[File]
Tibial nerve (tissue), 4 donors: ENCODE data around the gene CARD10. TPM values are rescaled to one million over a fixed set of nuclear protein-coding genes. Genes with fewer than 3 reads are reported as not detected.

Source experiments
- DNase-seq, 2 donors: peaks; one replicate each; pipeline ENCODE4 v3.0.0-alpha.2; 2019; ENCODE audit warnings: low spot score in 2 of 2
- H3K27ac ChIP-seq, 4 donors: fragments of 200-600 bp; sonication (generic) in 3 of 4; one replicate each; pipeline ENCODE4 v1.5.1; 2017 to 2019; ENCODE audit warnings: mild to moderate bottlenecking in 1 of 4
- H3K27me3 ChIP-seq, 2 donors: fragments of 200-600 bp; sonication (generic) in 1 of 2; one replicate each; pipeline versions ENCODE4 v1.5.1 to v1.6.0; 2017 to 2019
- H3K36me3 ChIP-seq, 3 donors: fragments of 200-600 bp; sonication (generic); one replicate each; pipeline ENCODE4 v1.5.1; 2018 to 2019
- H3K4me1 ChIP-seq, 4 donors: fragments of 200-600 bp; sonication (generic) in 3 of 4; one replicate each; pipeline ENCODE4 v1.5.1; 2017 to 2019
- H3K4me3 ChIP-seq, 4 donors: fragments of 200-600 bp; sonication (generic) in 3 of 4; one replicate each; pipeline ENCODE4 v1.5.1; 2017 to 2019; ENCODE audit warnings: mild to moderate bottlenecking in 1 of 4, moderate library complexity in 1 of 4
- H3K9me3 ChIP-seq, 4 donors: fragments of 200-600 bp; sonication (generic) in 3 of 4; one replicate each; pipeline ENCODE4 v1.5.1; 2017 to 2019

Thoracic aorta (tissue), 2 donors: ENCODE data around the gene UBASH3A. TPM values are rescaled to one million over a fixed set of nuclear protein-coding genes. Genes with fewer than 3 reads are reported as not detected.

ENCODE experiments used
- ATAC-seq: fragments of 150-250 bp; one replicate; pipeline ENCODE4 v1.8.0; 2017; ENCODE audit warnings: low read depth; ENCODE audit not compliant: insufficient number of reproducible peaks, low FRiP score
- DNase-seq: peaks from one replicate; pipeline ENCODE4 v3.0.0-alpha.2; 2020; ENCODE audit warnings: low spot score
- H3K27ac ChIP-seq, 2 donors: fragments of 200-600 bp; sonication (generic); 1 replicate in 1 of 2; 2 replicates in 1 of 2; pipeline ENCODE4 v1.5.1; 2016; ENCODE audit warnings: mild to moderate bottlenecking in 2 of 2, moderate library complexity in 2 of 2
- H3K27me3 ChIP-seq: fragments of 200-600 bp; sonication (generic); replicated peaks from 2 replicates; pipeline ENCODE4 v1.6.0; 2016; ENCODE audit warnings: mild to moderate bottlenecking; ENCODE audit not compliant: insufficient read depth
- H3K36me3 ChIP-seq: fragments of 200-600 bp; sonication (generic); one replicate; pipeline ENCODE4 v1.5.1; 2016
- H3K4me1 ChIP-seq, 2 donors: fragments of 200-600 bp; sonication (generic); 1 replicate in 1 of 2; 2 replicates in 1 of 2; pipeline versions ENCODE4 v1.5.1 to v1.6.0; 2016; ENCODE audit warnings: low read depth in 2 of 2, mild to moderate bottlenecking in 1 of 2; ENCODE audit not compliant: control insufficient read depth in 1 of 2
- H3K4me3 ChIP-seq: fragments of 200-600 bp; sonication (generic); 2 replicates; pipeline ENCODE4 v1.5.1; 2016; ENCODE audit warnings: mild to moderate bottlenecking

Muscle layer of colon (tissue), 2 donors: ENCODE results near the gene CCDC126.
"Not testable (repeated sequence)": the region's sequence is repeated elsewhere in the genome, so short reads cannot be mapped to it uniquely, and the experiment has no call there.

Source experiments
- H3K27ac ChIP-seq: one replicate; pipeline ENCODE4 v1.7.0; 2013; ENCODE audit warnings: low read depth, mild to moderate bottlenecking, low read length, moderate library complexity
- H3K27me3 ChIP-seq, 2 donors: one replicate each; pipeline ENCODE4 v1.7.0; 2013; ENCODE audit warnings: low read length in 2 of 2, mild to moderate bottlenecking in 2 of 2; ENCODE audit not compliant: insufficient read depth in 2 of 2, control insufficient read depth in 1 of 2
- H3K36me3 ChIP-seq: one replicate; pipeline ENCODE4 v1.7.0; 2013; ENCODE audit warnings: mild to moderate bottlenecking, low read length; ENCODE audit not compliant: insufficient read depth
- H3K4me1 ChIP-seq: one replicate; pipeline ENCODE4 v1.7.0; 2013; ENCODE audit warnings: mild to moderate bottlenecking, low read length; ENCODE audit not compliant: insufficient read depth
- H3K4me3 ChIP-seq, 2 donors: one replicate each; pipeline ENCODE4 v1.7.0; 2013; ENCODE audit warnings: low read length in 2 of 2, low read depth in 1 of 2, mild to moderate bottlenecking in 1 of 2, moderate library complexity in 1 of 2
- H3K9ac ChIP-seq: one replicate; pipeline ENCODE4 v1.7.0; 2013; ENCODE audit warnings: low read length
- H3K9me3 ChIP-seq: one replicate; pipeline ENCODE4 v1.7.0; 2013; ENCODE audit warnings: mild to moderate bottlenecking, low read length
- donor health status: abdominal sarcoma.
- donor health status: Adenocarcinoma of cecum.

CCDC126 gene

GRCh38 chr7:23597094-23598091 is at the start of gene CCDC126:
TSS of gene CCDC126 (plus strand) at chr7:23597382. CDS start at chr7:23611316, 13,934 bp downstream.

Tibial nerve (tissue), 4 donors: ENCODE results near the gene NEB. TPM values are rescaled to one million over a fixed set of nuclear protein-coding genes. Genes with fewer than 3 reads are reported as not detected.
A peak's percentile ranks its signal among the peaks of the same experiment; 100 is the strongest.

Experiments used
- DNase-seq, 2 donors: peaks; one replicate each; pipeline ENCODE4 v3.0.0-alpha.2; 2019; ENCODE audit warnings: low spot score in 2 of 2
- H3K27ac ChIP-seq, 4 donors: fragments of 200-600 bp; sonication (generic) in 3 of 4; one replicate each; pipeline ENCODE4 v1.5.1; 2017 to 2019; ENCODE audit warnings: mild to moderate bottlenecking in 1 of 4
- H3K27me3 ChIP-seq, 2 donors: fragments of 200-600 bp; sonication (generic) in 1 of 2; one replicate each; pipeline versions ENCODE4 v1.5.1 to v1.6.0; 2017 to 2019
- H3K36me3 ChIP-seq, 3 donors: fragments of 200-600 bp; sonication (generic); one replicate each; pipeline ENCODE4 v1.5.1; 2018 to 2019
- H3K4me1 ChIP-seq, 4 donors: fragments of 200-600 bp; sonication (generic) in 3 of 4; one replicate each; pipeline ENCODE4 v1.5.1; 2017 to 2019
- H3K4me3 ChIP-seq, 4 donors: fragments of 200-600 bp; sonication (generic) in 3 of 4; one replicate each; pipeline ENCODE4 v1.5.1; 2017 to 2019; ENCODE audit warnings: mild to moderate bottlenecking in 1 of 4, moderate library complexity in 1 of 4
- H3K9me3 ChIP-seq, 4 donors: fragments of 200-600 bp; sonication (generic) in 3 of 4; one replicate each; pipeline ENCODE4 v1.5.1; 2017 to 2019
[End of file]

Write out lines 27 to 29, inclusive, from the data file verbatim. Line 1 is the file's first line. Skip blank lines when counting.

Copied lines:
- H3K9ac ChIP-seq: one replicate; pipeline ENCODE4 v1.7.0; 2013; ENCODE audit warnings: low read length
- H3K9me3 ChIP-seq: one replicate; pipeline ENCODE4 v1.7.0; 2013; ENCODE audit warnings: mild to moderate bottlenecking, low read length
- donor health status: abdominal sarcoma.